Putin panics over NATO ‘aggression’ and sends Belarus terrifying nuclear-capable weapons

Putin is a ‘lunatic’ with ‘small man syndrome’ says Wallace

We use your sign-up to provide content in ways you’ve consented to and to improve our understanding of you. This may include adverts from us and 3rd parties based on our understanding. You can unsubscribe at any time. More info

Russia’s Foreign Ministry has said it is coping with the “aggressive” West by arming the Belarusian President and Putin ally Alexander Lukashenko with these weapons systems. Putin said in a broadcast on Russian television: “We will transfer Iskander-M tactical missile systems to Belarus, which can use both ballistic and cruise missiles, both in conventional and nuclear versions.”

The Iskander-M missile has a 500km range and can carry payloads of up to 700kg.

Dubbed the “SS-26 Stone” by NATO, Iskander-M refers to both the transporter-erector launch system and the short-range ballistic missile that it fires.

The system is also capable of firing ground-launched cruise missiles (GLCMs), known as the SSC-7 and the SSC-8.

During a meeting with Putin, Mr Lukashenko had also expressed concern about the “aggressive” “confrontational” and “repulsive” actions of Western-aligned Poland and Lithuania.

He added that his country needed Russian assistance to mount a “symmetrical response” to the US-led NATO build-up near its borders.

Lithuania’s President Gitanas Nausėda warned on Friday that Belarus is an “additional province” of Russia and added that the “Russian army can do what they want to move the forces, to deploy the equipment”.

He added that this leaves Lithuania with “no time for reaction” as Russian forces “might be easily deployed very near to our border”.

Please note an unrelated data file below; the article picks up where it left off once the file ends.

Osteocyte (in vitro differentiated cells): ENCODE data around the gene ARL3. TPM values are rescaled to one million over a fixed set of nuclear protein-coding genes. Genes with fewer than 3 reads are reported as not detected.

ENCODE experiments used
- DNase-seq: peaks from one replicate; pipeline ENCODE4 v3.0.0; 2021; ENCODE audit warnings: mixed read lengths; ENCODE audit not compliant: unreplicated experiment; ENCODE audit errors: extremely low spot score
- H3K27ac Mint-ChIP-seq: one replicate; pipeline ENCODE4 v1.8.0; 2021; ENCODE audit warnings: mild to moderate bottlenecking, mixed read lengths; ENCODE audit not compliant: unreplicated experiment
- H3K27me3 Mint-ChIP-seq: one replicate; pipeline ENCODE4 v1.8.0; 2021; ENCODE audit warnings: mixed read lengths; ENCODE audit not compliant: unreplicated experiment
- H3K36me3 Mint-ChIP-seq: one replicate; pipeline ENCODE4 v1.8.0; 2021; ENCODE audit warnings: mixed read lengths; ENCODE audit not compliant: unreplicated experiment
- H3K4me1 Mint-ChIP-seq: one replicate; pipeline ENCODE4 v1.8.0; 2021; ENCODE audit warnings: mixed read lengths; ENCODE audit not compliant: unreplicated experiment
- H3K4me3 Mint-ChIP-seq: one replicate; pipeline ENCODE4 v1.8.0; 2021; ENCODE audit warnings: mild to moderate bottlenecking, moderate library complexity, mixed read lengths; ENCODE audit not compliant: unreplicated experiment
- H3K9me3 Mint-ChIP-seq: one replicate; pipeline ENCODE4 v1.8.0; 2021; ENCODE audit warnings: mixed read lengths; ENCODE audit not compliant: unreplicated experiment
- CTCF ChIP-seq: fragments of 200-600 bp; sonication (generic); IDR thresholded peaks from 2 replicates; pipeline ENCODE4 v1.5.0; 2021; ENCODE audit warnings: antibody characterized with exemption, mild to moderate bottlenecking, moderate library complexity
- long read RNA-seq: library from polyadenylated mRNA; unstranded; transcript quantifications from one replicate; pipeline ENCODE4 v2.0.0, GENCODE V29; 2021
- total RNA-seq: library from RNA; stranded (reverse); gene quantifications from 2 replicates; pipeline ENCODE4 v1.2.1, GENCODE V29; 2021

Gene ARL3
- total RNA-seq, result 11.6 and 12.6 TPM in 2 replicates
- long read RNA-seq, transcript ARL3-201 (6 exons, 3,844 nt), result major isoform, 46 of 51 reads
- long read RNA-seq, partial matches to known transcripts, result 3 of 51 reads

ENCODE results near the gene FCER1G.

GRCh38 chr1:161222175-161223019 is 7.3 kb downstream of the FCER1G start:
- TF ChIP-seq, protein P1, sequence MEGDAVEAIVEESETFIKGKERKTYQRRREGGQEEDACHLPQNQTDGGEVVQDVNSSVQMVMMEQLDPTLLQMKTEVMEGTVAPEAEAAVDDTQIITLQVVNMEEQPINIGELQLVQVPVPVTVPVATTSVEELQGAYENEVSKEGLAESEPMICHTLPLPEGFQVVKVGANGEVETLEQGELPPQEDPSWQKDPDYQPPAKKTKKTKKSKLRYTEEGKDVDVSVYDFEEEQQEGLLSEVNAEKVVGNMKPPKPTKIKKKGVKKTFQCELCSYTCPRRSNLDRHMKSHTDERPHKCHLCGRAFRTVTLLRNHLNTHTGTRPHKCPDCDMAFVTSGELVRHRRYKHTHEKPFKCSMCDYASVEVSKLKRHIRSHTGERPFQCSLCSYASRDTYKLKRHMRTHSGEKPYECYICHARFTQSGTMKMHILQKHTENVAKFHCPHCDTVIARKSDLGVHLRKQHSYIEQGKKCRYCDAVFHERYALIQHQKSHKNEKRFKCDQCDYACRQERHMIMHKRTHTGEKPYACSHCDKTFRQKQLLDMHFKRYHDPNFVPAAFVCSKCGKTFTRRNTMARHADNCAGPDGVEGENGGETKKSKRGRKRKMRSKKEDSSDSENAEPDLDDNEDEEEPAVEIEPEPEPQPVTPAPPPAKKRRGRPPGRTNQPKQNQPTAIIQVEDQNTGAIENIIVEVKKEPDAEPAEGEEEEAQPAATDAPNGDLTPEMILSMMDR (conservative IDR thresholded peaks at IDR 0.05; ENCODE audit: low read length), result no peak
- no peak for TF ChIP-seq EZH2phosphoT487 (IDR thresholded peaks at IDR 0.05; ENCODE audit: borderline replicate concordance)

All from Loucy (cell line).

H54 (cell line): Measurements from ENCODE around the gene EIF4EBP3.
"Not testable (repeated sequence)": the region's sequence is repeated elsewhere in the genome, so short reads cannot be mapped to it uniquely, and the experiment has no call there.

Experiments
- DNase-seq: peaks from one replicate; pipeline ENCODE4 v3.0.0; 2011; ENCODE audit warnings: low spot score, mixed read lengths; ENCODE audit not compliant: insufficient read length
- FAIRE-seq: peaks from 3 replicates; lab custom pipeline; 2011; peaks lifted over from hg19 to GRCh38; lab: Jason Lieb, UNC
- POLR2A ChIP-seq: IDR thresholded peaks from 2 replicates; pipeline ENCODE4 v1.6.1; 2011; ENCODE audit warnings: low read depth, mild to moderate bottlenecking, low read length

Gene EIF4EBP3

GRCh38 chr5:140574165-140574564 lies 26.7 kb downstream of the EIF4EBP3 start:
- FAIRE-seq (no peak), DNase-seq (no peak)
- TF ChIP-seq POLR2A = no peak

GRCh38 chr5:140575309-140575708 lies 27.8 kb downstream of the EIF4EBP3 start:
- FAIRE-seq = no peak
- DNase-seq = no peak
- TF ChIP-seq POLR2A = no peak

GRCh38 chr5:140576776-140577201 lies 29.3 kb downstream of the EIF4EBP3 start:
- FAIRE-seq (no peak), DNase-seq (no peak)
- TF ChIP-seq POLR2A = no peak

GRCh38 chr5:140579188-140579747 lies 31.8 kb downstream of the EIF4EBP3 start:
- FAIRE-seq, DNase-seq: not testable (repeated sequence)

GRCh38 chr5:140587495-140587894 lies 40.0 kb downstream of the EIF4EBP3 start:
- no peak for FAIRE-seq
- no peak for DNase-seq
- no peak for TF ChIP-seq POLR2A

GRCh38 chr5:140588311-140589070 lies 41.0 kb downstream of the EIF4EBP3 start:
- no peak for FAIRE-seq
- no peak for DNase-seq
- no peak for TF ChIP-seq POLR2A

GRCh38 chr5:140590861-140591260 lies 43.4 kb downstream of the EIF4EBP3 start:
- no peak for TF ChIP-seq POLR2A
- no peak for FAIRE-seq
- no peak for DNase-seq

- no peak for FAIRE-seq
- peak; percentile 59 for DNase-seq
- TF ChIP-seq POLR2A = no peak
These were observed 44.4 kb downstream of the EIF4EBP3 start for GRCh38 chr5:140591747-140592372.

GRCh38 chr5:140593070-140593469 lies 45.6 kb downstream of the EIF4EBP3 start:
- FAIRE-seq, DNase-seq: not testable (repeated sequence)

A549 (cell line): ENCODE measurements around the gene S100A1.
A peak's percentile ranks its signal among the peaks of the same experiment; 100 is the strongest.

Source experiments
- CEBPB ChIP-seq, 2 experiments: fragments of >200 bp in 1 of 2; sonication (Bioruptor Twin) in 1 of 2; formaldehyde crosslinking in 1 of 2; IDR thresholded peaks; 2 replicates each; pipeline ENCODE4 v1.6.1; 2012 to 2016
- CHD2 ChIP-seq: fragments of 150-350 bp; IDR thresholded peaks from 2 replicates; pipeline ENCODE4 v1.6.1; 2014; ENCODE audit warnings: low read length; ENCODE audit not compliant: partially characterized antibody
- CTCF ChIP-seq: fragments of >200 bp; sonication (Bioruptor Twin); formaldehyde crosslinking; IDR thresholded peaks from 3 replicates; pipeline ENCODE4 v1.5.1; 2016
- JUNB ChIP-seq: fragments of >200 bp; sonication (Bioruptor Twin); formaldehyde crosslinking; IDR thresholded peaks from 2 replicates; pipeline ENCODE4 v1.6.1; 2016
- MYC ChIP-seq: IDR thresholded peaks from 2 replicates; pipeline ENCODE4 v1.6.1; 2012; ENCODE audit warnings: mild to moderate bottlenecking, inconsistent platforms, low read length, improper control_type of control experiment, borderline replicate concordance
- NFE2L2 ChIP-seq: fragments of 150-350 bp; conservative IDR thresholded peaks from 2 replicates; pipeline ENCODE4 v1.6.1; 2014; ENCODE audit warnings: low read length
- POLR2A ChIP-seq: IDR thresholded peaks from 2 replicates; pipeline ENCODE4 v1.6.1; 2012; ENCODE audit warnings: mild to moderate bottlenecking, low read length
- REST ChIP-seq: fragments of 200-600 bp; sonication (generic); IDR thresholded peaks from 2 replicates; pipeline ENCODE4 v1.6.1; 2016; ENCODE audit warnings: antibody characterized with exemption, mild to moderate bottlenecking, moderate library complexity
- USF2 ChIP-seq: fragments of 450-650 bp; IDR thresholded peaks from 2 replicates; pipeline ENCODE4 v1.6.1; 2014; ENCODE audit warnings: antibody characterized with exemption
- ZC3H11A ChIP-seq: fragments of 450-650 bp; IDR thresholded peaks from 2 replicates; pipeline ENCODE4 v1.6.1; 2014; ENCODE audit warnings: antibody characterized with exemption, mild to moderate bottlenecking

Putin’s announcement on Belarus comes as a NATO summit today being held in Madrid as the West scrambles to deal with the Russian threat.

NATO now looks to be Russia’s sworn enemy, and Putin has claimed that the military alliance was planning to admit Ukraine and use it as a platform to threaten Russia.

Many leaders in the NATO alliance sent the Russian President a direct warning ahead of the summit.

Spanish Prime Minister Pedro Sanchez, who is hosting the summit, said in a speech: “We are sending a strong message to Putin: ‘you will not win.”

Australian Prime Minister Anthony Albanese said: “The Russian invasion of Ukraine has produced a more united world, in terms of democratic nations, and a resolve that is strong and clear. And I believe it will be decisive as well

NATO General-Secretary Jens Stoltenberg said leaders will discuss “a blueprint for how to take NATO into the future in a more competitive and dangerous world” as well as strong support for Ukraine over the longer term.

DON’T MISS 
Russia has ‘insufficient numbers’ to support Ukraine invasion [REPORT] 
NATO chief vows to BREAK Russia’s grip on energy [INSIGHT] 
Putin humiliated as Russian ammunition train derails [REVEAL] 

This is all part of its new strategic concept, which will identify Russia as a “main threat”, according to Mr Sanchez.

Previously, Russia had been classed as a strategic partner, but the new masterplan is set to change that.

Mr Stoltenberg also said that “leaders will also make a historic decision to invite Finland and Sweden to become members of NATO”, a move that will come as a huge blow to Putin.

It comes after Turkey, which has maintained a complex but close relationship with Russia, lifted a veto in the countries joining.

Source: Read Full Article